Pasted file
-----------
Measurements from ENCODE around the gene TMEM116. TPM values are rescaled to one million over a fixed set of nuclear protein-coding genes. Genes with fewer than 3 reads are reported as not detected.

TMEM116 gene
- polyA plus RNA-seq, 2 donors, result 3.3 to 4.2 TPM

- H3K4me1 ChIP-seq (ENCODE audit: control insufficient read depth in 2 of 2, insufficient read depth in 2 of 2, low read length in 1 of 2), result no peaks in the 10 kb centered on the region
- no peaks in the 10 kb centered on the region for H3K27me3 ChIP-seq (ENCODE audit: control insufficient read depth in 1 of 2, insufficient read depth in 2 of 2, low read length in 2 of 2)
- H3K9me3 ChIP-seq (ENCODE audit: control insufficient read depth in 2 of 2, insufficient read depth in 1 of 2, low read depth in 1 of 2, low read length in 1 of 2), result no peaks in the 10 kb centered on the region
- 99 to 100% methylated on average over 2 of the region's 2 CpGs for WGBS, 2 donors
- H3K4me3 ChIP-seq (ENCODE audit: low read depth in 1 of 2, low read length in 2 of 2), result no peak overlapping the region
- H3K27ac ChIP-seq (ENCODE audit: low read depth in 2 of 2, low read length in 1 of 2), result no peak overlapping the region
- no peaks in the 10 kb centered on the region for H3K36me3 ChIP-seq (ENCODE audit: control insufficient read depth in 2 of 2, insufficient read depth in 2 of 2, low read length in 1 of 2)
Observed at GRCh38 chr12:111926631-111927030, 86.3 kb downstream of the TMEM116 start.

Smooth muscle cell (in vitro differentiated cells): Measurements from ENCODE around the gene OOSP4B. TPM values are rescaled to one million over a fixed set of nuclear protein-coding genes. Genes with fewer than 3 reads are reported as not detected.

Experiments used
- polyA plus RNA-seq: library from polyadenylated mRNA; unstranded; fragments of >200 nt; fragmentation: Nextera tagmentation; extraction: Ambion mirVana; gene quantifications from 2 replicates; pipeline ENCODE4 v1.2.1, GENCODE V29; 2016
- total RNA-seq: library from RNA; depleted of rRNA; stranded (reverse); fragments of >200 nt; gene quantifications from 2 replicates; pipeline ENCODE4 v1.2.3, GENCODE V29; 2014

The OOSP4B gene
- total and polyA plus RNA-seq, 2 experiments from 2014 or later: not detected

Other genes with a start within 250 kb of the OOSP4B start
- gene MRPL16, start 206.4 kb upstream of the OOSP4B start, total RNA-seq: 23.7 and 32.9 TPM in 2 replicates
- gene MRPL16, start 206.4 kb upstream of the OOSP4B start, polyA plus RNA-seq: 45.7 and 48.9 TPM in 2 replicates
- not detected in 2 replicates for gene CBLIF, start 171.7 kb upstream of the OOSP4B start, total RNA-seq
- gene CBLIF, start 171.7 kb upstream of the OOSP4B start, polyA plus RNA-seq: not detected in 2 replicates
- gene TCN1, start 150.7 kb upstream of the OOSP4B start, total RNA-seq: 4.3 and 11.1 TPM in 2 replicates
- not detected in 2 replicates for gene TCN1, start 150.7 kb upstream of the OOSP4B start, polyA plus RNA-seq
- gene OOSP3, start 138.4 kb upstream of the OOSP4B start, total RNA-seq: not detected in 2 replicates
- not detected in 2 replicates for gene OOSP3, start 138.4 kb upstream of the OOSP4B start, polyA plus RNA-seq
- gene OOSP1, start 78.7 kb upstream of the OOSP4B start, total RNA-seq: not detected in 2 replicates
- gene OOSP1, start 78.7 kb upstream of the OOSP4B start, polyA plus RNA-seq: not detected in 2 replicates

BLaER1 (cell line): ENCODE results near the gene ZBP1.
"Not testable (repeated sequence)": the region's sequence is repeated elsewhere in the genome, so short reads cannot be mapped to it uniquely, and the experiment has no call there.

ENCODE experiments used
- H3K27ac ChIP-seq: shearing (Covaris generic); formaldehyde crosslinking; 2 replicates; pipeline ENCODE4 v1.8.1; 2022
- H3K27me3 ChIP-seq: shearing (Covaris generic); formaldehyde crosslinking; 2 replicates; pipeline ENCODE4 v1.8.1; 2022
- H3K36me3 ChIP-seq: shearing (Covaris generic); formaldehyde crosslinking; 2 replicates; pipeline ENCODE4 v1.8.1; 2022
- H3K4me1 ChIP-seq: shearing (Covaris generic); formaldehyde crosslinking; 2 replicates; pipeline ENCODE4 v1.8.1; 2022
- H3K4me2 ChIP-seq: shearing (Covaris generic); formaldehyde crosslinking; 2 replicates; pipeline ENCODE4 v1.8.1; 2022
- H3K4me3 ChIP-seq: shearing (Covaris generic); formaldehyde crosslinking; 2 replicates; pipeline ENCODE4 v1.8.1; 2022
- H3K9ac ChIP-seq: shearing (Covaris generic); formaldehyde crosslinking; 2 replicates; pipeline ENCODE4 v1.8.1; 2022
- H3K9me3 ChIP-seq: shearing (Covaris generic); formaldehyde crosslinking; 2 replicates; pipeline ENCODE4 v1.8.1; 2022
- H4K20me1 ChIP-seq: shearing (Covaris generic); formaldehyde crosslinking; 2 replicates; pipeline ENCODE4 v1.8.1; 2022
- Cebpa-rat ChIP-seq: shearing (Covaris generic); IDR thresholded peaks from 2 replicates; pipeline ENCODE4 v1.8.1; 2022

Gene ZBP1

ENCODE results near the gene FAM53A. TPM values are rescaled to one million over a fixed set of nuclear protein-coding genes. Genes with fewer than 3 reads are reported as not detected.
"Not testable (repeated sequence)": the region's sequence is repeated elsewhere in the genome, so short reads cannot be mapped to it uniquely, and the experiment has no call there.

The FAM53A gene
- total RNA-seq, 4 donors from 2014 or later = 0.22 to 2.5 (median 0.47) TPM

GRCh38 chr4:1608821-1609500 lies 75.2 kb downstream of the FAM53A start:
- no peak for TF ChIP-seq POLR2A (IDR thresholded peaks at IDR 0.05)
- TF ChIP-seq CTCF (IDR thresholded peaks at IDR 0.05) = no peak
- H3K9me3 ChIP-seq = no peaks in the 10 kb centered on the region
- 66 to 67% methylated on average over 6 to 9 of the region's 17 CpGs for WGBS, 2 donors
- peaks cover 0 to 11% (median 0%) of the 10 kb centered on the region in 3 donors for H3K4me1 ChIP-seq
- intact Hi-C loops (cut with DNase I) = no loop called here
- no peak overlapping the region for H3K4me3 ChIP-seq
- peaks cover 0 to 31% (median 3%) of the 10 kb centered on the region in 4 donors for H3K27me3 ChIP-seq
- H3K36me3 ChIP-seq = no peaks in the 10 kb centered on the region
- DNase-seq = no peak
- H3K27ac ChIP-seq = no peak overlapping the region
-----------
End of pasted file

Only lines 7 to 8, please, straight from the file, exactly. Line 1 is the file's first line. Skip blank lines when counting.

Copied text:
- 99 to 100% methylated on average over 2 of the region's 2 CpGs for WGBS, 2 donors
- H3K4me3 ChIP-seq (ENCODE audit: low read depth in 1 of 2, low read length in 2 of 2), result no peak overlapping the region